Market timing factors are significant for Central and Eastern European companies only, where a negative relationship of leverage and cost of debt was revealed. However the changes of market prices cannot explain the capital structure choice in our sample.
Macroeconomic variables (inflation, GDP per capita growth, financial market development) positively influence the speed of adjustment. Thus firms operating in BRIC and Central and Eastern Europe tend to adjust their capital structures to the target levels within the periods of economic growth, high inflation and in the systems with more developed financial markets.
This article provides empirical analysis of the macroeconomic effects of state presence in the financial sector. We develop a set of criteria and execute statistical estimates of the phenomenon based on BRIC country-level data. We assume that at macro-level negative effects of state presence are not indisputable but considerably depend on the country's stage of economic development. According to our estimates government control over banking industry might stimulate financial intermediation only if economic development is low. In terms of other economic development indicators we conclude that for low-income countries state presence might impede investment activity and productivity growth but as the economy develops these effects flicker out or even reverse.
The Global Future of Higher Education and the Academic Profession focuses on the all-important emerging BRIC (Brazil, Russia, India, and China) nations by analyzing the academic profession and particularly salaries and contracts. The professoriate is key to the success of any academic system, and this is the first book to carefully analyze academic systems and the academic profession.
The academic profession must be adequately paid, and appointments to academic jobs must be based on merit and provide an effective career path for the 'best and brightest' to be attracted to the profession. The BRICs show a variety of approaches to academic careers—and none provide globally competitive salaries. China and Russia, in particular, pay academics poorly. Using purchasing power parity, this book is able to accurately compare the actual purchasing power of the academic profession. The book also analyzes how professors are appointed and promoted.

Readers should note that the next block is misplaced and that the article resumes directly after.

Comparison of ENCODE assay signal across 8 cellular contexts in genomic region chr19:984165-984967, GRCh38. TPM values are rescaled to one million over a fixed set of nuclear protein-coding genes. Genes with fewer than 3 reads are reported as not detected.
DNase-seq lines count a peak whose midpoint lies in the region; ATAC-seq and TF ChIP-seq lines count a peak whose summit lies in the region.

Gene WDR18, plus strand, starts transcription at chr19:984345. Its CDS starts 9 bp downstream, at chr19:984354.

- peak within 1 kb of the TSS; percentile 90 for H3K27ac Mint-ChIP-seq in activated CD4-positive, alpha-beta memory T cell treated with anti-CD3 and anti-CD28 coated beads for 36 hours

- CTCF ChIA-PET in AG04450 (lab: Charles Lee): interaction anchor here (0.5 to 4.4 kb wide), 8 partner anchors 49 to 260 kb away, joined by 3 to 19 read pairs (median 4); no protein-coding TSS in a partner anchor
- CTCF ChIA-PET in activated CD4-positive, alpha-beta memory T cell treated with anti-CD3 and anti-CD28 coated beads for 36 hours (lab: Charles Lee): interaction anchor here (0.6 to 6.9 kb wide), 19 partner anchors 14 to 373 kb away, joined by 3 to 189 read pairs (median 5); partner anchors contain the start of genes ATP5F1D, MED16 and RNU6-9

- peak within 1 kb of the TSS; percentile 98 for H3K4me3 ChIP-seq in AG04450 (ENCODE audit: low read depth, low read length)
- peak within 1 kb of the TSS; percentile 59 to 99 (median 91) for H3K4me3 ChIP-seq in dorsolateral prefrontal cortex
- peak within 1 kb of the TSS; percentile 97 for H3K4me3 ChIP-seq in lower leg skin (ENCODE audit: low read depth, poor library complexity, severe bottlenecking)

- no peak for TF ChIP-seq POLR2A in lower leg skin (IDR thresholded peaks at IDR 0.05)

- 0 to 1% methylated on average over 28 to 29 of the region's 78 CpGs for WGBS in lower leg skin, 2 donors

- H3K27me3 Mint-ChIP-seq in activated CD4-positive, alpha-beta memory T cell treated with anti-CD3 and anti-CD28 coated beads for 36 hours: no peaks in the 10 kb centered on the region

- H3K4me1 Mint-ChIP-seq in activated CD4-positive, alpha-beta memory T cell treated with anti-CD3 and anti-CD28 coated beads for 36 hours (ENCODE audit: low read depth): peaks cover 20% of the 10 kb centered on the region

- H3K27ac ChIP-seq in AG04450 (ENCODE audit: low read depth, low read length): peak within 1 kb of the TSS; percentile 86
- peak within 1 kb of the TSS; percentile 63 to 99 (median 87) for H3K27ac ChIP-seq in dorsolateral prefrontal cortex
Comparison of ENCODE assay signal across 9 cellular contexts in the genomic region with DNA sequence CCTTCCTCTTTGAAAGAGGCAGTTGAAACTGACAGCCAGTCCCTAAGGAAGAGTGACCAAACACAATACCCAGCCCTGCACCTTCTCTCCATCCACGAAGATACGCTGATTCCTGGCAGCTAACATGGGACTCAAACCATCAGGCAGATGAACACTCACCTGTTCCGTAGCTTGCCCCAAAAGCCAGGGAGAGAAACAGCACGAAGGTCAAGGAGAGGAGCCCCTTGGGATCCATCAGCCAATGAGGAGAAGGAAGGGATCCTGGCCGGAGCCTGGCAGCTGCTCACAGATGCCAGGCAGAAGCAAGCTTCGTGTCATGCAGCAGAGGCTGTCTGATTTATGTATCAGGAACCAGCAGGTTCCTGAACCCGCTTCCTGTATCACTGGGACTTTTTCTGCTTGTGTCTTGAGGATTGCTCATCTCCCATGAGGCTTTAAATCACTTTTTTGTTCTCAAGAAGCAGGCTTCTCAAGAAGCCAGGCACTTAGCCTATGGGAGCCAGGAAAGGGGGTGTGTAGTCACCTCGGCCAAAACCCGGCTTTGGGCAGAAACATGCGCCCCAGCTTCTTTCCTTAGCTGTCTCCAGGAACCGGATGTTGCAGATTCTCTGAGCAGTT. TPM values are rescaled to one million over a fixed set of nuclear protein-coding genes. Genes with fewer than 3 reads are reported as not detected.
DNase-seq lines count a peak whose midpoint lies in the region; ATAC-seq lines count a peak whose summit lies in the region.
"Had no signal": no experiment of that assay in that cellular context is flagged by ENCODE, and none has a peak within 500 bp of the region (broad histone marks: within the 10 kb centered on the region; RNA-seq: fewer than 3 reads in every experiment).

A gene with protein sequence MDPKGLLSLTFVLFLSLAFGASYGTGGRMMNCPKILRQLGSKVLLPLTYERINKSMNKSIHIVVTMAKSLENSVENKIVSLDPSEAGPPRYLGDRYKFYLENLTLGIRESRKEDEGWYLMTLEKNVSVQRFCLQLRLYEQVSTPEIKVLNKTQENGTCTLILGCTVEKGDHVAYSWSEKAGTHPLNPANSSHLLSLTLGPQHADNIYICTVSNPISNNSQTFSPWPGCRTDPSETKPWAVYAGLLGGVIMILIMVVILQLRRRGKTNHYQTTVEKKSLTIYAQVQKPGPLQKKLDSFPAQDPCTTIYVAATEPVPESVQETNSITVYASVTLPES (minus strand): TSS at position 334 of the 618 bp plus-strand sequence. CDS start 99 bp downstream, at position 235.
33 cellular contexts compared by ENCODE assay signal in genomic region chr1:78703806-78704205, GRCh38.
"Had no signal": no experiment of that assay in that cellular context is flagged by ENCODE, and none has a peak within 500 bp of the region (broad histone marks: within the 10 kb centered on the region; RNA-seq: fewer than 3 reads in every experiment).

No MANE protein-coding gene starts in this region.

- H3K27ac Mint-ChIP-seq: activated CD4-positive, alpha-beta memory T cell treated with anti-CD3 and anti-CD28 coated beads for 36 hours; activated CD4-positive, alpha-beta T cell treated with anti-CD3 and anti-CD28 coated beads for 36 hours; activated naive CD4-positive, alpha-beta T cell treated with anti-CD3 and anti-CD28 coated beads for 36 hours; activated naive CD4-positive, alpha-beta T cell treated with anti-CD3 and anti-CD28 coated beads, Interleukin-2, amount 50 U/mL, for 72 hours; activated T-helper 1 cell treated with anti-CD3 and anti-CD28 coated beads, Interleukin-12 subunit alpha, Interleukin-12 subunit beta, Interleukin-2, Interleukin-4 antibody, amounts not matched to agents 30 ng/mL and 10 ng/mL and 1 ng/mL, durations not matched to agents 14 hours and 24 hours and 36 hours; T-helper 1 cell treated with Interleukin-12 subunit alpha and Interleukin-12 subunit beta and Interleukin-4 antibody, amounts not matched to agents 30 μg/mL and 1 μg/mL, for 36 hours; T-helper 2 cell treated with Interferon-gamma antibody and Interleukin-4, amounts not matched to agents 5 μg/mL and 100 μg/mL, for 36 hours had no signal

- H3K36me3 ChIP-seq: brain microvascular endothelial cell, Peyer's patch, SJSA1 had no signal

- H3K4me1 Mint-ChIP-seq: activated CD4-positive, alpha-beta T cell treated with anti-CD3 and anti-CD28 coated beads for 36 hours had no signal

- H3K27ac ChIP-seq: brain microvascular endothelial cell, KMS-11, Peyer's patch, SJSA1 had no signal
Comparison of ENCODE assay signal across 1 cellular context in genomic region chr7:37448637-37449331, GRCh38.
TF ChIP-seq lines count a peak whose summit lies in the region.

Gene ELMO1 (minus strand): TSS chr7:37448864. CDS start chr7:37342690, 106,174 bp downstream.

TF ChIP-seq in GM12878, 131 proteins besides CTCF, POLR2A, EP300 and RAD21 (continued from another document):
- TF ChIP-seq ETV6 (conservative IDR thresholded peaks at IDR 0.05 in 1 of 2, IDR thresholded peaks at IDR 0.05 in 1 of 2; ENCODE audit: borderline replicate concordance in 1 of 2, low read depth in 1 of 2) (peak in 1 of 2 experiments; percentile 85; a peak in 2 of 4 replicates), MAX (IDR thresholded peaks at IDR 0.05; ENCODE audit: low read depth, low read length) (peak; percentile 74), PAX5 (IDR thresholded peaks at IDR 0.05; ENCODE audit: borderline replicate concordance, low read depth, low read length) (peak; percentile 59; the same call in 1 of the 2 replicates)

While the BRICs may be emerging global economic powers, their academic systems still face significant challenges.
The paper examines the structure, governance, and balance sheets of state-controlled banks in Russia, which accounted for over 55 percent of the total assets in the country's banking system in early 2012. The author offers a credible estimate of the size of the country's state banking sector by including banks that are indirectly owned by public organizations. Contrary to some predictions based on the theoretical literature on economic transition, he explains the relatively high profitability and efficiency of Russian state-controlled banks by pointing to their competitive position in such functions as acquisition and disposal of assets on behalf of the government. Also suggested in the paper is a different way of looking at market concentration in Russia (by consolidating the market shares of core state-controlled banks), which produces a picture of a more concentrated market than officially reported. Lastly, one of the author's interesting conclusions is that China provides a better benchmark than the formerly centrally planned economies of Central and Eastern Europe by which to assess the viability of state ownership of banks in Russia and to evaluate the country's banking sector.
The paper examines the principles for the supervision of financial conglomerates proposed by BCBS in the consultative document published in December 2011. Moreover, the article proposes a number of suggestions worked out by the authors within the HSE research team.